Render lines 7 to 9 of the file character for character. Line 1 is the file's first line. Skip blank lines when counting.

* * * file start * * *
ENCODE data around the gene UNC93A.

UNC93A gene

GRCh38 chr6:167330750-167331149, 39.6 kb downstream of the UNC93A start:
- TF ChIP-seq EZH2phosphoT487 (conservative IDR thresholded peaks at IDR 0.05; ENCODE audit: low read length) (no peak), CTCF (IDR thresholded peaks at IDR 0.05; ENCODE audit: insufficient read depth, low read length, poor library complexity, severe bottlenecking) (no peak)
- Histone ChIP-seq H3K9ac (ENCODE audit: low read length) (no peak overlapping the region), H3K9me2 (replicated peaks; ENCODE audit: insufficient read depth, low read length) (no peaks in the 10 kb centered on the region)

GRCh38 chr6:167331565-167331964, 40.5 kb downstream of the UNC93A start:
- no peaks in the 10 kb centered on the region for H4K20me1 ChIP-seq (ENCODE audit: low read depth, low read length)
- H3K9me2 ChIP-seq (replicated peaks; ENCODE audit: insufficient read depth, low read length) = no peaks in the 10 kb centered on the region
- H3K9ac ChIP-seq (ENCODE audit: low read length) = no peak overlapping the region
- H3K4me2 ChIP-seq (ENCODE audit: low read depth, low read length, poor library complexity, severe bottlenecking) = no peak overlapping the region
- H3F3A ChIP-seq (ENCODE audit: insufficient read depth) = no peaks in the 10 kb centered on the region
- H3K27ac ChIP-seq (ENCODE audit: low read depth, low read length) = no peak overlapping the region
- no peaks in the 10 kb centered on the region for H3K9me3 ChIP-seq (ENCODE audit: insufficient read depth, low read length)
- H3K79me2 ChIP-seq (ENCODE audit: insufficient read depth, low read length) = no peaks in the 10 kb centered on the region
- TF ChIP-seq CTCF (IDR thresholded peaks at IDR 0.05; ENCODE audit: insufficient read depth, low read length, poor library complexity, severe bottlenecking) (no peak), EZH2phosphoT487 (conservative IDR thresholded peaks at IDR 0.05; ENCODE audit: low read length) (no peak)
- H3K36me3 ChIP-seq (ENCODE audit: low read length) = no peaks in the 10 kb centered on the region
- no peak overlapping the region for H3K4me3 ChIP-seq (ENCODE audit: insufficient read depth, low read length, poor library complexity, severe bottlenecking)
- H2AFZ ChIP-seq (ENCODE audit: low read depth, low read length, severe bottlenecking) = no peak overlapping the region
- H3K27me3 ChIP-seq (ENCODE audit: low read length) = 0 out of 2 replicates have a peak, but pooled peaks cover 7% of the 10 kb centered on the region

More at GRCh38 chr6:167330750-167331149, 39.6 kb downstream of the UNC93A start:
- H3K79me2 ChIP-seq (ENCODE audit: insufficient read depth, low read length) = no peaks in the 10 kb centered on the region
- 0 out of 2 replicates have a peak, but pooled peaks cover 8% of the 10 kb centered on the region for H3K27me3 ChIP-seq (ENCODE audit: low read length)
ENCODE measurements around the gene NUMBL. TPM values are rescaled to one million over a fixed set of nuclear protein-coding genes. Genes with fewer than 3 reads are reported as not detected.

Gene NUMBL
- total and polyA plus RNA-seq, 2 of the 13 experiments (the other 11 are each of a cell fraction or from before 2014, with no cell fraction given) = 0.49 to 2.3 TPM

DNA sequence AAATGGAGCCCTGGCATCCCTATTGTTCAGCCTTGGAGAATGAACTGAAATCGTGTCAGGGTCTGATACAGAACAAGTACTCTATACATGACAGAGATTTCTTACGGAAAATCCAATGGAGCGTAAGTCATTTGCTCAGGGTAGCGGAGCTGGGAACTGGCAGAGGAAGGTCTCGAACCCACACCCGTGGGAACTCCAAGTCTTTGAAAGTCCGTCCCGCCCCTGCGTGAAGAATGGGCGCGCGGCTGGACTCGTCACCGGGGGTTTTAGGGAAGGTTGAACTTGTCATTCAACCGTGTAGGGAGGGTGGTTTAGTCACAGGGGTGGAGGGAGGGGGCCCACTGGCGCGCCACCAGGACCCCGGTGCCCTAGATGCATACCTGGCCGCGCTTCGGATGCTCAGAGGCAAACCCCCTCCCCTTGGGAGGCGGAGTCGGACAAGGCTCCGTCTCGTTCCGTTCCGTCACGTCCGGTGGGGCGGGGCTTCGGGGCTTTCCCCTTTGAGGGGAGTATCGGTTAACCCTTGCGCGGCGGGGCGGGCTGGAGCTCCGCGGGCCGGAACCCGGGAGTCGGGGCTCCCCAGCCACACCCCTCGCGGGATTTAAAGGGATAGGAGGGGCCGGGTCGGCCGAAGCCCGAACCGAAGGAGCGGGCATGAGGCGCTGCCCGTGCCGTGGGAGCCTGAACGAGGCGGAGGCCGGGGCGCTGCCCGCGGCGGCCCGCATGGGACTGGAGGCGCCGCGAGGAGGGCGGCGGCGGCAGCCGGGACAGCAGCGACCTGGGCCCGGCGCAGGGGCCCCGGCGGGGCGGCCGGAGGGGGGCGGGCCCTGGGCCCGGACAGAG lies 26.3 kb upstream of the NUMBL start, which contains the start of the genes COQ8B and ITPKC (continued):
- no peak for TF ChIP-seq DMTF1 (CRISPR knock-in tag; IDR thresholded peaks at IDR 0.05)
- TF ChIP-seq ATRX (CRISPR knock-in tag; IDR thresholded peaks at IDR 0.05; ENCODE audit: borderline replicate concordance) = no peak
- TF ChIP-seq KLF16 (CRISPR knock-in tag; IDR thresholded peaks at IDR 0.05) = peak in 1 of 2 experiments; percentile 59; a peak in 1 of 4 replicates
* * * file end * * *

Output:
- no peaks in the 10 kb centered on the region for H4K20me1 ChIP-seq (ENCODE audit: low read depth, low read length)
- H3K9me2 ChIP-seq (replicated peaks; ENCODE audit: insufficient read depth, low read length) = no peaks in the 10 kb centered on the region
- H3K9ac ChIP-seq (ENCODE audit: low read length) = no peak overlapping the region